Brazil’s economy will be expanding in the beginning of next year at the fastest pace since the last quarter of 2010, said central bank President Alexandre Tombini.
The world’s biggest emerging economy after China will grow more than 4.5 percent in the first quarter of 2013 from a year earlier, Tombini said at an event in Sao Paulo. Growth will accelerate to a 4 percent pace in the last quarter of this year, he said.
President Dilma Rousseff’s administration has reduced the benchmark interest rate to a record, cut taxes and taken measures to boost credit in a bid to shore up economic growth. Record low unemployment will help sustain domestic demand, spurring a rebound from the first quarter, when Brazil posted its weakest year-over-year economic performance since the aftermath of the Lehman Brothers Holdings Inc. bankruptcy in 2008.
“Consumption is what will propagate growth, stimulating new private investments that will support sustainable growth over the next years,” Tombini said. “Important stimulus measures that have already been introduced haven’t fully taken hold yet.”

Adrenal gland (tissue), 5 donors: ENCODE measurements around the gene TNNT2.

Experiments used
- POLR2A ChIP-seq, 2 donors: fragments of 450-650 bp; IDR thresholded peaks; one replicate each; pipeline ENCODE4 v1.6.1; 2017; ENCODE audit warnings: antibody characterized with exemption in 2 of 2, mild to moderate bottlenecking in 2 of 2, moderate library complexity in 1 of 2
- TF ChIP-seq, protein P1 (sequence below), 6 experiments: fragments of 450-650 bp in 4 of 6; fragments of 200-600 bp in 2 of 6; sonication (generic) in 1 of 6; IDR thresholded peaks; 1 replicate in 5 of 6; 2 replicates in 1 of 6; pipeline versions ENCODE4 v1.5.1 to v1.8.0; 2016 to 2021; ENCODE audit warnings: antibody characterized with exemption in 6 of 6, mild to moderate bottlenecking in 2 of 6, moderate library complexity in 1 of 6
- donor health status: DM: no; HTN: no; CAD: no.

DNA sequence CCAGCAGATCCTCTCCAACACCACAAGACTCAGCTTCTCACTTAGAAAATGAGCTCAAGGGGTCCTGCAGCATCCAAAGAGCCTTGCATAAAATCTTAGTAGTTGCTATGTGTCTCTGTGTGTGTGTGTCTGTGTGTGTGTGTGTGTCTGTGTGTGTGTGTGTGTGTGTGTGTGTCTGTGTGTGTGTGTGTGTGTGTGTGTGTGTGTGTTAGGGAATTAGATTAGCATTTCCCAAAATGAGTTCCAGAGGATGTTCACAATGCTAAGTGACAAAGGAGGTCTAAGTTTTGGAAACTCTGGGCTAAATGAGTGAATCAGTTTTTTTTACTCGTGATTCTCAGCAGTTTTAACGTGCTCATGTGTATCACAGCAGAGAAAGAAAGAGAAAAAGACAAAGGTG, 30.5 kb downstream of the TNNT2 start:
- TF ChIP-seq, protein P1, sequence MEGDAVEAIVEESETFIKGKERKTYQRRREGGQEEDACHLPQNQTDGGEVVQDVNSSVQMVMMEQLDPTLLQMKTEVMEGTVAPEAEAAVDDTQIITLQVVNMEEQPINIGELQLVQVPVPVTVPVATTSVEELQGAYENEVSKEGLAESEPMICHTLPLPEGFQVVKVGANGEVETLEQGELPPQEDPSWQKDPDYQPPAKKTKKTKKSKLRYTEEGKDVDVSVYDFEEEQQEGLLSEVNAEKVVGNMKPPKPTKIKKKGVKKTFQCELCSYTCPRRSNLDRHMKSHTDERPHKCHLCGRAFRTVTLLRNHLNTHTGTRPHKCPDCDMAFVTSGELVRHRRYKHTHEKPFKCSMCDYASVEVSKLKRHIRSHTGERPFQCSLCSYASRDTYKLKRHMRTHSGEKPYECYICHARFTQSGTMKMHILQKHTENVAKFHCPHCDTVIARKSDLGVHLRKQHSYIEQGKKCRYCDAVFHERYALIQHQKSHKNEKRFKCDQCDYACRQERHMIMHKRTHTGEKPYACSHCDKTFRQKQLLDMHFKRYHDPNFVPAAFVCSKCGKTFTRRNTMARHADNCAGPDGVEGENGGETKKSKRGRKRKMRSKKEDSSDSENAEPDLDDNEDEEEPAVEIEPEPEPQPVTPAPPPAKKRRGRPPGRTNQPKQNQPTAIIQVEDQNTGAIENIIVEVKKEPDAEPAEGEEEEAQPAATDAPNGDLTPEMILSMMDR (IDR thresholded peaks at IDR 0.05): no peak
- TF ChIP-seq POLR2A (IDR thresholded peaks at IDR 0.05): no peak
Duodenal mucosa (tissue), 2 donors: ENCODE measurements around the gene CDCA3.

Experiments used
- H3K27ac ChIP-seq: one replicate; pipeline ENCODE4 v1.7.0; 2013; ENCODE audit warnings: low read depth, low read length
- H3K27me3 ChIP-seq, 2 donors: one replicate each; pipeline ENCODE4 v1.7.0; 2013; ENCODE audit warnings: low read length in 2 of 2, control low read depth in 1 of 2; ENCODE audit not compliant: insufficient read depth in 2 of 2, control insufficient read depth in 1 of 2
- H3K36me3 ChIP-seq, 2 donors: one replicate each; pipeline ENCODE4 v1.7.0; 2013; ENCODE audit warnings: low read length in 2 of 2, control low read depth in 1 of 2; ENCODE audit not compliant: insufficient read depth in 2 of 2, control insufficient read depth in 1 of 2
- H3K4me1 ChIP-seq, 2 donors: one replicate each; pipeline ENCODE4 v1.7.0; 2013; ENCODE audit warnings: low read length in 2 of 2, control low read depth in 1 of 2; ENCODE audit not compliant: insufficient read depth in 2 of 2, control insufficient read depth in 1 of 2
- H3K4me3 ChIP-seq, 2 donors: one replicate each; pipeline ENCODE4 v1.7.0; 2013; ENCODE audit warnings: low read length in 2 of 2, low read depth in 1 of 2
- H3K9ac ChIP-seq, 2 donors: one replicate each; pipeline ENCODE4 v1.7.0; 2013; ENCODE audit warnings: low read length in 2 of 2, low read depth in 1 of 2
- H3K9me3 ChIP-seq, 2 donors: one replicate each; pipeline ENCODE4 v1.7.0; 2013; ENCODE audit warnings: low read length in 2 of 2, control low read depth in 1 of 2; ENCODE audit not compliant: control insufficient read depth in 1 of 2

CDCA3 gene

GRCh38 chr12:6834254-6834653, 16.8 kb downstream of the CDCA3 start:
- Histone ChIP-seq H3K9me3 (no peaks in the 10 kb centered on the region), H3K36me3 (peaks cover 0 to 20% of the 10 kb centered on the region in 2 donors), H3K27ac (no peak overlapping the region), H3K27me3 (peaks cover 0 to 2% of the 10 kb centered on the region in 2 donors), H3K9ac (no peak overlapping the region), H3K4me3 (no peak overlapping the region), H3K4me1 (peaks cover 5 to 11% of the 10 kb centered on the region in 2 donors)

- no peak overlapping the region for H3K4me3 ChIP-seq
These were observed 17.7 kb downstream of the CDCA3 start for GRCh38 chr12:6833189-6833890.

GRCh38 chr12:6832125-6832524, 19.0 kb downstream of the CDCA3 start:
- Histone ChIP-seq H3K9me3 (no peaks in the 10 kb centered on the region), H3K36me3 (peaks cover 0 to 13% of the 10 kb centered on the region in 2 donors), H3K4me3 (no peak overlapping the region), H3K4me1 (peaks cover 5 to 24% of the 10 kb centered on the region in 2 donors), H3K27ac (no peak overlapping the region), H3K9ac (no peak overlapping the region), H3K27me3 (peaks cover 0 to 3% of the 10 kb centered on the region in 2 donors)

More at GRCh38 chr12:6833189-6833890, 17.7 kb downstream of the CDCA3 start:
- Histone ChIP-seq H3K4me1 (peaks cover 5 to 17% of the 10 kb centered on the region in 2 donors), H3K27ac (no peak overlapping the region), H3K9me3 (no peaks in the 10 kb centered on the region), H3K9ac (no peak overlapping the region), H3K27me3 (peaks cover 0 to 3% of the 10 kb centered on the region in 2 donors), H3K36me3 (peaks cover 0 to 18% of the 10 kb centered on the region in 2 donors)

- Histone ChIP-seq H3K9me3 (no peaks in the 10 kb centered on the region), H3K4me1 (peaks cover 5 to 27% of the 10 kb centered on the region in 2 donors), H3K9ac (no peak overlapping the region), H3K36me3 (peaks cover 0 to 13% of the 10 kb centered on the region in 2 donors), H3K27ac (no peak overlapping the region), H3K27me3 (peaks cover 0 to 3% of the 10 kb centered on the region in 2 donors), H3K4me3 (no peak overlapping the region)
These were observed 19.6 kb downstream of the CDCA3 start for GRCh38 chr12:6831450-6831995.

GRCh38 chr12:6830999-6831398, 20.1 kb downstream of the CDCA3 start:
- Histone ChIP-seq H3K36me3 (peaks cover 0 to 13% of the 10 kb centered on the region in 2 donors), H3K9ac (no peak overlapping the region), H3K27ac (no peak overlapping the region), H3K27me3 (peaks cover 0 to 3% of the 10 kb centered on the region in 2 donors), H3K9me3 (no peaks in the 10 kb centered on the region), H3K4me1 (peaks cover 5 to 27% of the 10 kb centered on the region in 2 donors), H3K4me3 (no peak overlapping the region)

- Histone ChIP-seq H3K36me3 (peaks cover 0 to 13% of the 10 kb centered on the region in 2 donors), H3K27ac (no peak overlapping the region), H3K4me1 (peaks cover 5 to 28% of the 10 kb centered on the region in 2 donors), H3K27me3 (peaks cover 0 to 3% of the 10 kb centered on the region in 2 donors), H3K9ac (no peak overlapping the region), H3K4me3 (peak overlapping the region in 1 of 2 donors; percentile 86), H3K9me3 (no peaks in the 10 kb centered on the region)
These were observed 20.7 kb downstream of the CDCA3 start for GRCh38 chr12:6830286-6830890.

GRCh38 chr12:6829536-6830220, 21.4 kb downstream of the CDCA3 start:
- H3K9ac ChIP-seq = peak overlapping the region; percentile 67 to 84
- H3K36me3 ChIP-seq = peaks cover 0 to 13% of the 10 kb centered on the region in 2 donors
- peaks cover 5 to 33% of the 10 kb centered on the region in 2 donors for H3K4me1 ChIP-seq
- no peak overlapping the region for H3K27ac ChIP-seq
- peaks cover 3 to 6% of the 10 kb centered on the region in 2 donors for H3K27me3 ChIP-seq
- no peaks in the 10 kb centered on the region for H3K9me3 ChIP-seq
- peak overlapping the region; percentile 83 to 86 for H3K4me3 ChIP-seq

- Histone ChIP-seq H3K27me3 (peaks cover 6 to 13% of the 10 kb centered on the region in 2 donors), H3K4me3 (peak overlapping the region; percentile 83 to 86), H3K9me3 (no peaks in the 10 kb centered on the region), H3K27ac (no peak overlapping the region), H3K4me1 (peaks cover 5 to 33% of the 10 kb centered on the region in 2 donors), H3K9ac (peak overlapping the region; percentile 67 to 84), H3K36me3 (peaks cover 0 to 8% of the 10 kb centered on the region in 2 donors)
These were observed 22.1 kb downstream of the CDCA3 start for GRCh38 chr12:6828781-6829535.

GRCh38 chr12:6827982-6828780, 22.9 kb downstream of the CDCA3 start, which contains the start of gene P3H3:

The economy expanded 0.75 percent in the first quarter of 2012 from a year earlier, its worst performance since a 1.47 percent contraction in the third quarter of 2009, the national statistics agency said June 1.
Tombini said Brazil has room to boost economic growth by fueling consumption without threatening its 4.5 percent inflation target.
Inflation slowed to 4.99 percent in the 12 months through May, down from 7.31 percent in September, according to the statistics agency.
“It’s important to highlight, at this moment, that inflation continues to slow and move toward the target,” Tombini said. “Profound structural changes in the last years, combined with a series of elements that guarantee support to domestic demand and the important stimulus already implemented, indicate there is still room to increase consumption.”